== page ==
Review the single sign on (SSO) troubleshooting process using the page 46 reference in the vSphere Security Guide and break down the tasks shown in that document.
- [Teacher] In this video, I'll review the Single Sign-On troubleshooting process and I'll reference the vSphere Security guide and breakdown some of the tasks that are shown there. And so if we scroll down here a little bit, I'm in the vSphere Security Guide. And on page 46, it walks you through all of the steps for troubleshooting vCenter Single Sign-On. So what I'd like to do is go, take a quick look at this section of document, and then I'm going to walk you through some of the tasks that you might need to perform to actually complete the troubleshooting of vCenter Single Sign-On.
So here we can see a few different potential causes of Single Sign-On not working properly. In one of the most common causes of problems with Single Sign-On, is unsynchronized clocks. So it's important that all of the clocks on machines running vCenter Single Sign-On, the vCenter Server and the vCenter Web Client are synchronized. We want to ensure that all of our clocks are set to the same time. And we want to just control this using NTP so that we really never even have to think about it.
Now we can also have some problems related to Active Directory Domain Authentication. So with Single Sign-On, you have the ability to add identity sources, and these identity sources are simply repositories of user credentials such as Active Directory. We have a whole bunch of users who have accounts in Active Directory and we're going to add that as an identity source to Single Sign-On so that these users can log in using their Single Sign-On credentials.
Well we kind of have problems related to Active Directory identity sources as well, such as users not being able to log in to the vCenter Server. And one of the most common problems is number one, we have to make sure our clocks are synchronized, but we might also want to change the default identity source. So by default, if a user attempts to authenticate into the vSphere Web Client for example, the identity source is not Active Directory.
It's a built-in identity source that comes with Single Sign-On. So we might want to just go in, modify that default identity source and point it towards Active Directory. That way when people try to log into vCenter, and they use their Active Directory credentials, they will work by default. So now I'm going to log into my vSphere Web Client, and I'm going to sign in as a Single Sign-On administrator. In this case, I'm going to be email@example.com, and I'll put in my password.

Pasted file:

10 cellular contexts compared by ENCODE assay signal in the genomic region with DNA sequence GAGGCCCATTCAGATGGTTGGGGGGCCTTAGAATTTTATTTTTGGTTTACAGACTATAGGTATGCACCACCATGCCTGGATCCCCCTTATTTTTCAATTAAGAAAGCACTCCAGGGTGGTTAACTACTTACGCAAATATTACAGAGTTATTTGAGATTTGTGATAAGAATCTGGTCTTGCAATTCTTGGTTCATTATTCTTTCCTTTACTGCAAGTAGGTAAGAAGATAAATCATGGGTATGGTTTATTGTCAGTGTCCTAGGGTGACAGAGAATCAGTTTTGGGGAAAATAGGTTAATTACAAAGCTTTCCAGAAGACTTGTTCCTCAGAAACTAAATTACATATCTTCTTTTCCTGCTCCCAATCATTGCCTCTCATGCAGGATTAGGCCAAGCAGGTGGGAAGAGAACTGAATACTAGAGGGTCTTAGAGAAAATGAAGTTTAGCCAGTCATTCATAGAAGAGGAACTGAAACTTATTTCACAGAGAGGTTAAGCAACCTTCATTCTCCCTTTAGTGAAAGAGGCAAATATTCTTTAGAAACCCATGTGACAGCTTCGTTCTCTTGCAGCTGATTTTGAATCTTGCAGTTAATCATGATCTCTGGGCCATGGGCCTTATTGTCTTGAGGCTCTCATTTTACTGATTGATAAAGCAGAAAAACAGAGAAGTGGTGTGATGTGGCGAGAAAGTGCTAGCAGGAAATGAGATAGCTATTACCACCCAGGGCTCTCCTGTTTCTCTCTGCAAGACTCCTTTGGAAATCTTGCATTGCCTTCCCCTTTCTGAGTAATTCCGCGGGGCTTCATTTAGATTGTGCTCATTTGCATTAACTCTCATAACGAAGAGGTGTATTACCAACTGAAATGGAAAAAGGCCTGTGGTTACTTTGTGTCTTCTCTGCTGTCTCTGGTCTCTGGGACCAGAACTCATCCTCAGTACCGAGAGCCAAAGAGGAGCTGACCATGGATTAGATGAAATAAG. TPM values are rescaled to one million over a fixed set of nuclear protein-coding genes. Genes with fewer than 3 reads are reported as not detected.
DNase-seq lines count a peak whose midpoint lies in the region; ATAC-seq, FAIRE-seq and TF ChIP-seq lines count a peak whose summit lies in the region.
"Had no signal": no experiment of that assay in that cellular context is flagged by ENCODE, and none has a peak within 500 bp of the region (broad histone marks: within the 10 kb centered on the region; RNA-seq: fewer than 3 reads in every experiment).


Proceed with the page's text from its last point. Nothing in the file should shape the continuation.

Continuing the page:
Now it's very important that you're actually signed in as a Single Sign-On administrator. Just because you're an administrator with your vCenter roles and permissions doesn't make a Single Sign-On administrator. That's a different thing. So we have to make sure that when we sign into the web client to make these sorts of changes, we're signing in as an SSO administrator. And while my login is being completed, I'm going to maximize my console window here, and I'll hit F11 to go full screen in the browser.
And once this comes up, we're going to go into our Single Sign-On configuration. In the vSphere Web Client, I'll browse to Administration and under Administration, we'll find the options to modify Single Sign-On. So we can modify our users in groups in our default domain, but I don't want to do that. I want to go to Configuration, and here you can see the identity sources that currently exist. I can add a new identity source by clicking on this green button, and maybe create an active directory identity source if I want to do so.
But in this case, I just want to show you how to configure the default identity source. So let's assume we already have an Active Directory Identity Source created here or really any type of identity source that we want to make the default identity source. Well right now, we can see that the local OS is the default identity source for our Single Sign-On server. Maybe I want to change it to my vSphere.local domain. So I'll just go ahead and click on that domain and then we have a little button here that says Set as Default Domain.
So I can simply click on this button and it'll give me a little warning saying this is going to alter the current default domain, do you want to proceed? I'll go ahead and hit Yes. And now my default domain is vSphere.local. So the next time I log into the vSphere Web Client, I can just put in Administrator instead of Administrator@vSphere.local and by default it'll push that login attempt to the vSphere.local domain. Let's give it a try.
So my user name is just going to be Administrator, and my password does not change. And that'll get me back in, and I'll be logged in again as a Single Sign-On administrator, and I'll be able to go back in and change that default domain back if I want to do so. So let's browse to Administration one more time and under Single Sign-On Configuration, we can see vSphere.local is still set as the default domain.
- Using vRealize badges and alerts
- Troubleshooting CPUs for memory contention
- Working with lab environments
- Using performance charts and metrics
- vCenter monitoring, maintenance, and connectivity
- Troubleshooting SSO
- Working with esxtop and installing VMware tools
- ESXi management agents, diagnostics, and host health
- Troubleshooting resource contention
- Creating a vSphere distributed switch
- Working with vMotion, NIOC, PVLAN, DRS, and COMA
- Troubleshooting common upgrade issues
- Troubleshooting clusters
- Configuring an HA network